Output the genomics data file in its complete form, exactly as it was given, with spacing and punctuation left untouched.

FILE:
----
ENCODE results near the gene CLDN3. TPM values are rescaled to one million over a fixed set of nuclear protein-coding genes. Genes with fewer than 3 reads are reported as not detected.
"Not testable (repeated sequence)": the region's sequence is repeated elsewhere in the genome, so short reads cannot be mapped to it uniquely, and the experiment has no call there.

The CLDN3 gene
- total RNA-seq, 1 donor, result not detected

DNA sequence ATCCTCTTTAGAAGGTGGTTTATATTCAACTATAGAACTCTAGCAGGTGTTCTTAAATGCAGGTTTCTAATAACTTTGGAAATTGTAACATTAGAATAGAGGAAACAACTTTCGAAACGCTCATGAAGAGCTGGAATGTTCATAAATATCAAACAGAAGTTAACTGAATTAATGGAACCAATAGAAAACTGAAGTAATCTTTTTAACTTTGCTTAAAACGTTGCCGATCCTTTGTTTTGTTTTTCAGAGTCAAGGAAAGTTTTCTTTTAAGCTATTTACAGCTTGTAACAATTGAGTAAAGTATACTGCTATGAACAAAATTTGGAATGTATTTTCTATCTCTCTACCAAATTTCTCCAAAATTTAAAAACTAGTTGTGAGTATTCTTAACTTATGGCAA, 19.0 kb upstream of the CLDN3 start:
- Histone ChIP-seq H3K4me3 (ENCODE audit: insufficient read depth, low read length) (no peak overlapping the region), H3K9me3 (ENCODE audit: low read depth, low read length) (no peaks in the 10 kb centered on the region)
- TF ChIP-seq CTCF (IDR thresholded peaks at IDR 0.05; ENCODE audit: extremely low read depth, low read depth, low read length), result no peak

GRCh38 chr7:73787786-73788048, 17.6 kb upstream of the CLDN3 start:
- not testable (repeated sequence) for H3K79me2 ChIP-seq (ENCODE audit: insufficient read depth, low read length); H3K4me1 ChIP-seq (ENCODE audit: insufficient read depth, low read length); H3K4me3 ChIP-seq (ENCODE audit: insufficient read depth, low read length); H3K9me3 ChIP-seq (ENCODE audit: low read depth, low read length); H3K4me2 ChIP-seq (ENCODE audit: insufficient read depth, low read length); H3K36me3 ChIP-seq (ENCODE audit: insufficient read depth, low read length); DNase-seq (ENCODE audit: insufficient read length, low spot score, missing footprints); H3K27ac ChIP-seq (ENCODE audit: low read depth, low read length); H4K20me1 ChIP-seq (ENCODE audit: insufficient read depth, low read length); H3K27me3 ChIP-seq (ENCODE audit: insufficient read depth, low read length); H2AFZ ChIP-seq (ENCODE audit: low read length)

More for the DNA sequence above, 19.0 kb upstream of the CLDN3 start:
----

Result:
ENCODE results near the gene CLDN3. TPM values are rescaled to one million over a fixed set of nuclear protein-coding genes. Genes with fewer than 3 reads are reported as not detected.
"Not testable (repeated sequence)": the region's sequence is repeated elsewhere in the genome, so short reads cannot be mapped to it uniquely, and the experiment has no call there.

The CLDN3 gene
- total RNA-seq, 1 donor, result not detected

DNA sequence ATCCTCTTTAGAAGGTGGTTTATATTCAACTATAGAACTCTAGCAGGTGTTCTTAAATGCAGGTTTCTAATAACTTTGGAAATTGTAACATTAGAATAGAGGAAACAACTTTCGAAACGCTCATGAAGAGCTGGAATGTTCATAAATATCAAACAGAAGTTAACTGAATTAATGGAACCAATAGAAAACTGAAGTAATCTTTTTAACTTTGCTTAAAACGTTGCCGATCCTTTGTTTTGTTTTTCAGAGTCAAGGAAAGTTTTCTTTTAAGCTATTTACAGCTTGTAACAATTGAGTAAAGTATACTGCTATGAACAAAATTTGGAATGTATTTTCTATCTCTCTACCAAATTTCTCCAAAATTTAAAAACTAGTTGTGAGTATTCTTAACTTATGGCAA, 19.0 kb upstream of the CLDN3 start:
- Histone ChIP-seq H3K4me3 (ENCODE audit: insufficient read depth, low read length) (no peak overlapping the region), H3K9me3 (ENCODE audit: low read depth, low read length) (no peaks in the 10 kb centered on the region)
- TF ChIP-seq CTCF (IDR thresholded peaks at IDR 0.05; ENCODE audit: extremely low read depth, low read depth, low read length), result no peak

GRCh38 chr7:73787786-73788048, 17.6 kb upstream of the CLDN3 start:
- not testable (repeated sequence) for H3K79me2 ChIP-seq (ENCODE audit: insufficient read depth, low read length); H3K4me1 ChIP-seq (ENCODE audit: insufficient read depth, low read length); H3K4me3 ChIP-seq (ENCODE audit: insufficient read depth, low read length); H3K9me3 ChIP-seq (ENCODE audit: low read depth, low read length); H3K4me2 ChIP-seq (ENCODE audit: insufficient read depth, low read length); H3K36me3 ChIP-seq (ENCODE audit: insufficient read depth, low read length); DNase-seq (ENCODE audit: insufficient read length, low spot score, missing footprints); H3K27ac ChIP-seq (ENCODE audit: low read depth, low read length); H4K20me1 ChIP-seq (ENCODE audit: insufficient read depth, low read length); H3K27me3 ChIP-seq (ENCODE audit: insufficient read depth, low read length); H2AFZ ChIP-seq (ENCODE audit: low read length)

More for the DNA sequence above, 19.0 kb upstream of the CLDN3 start: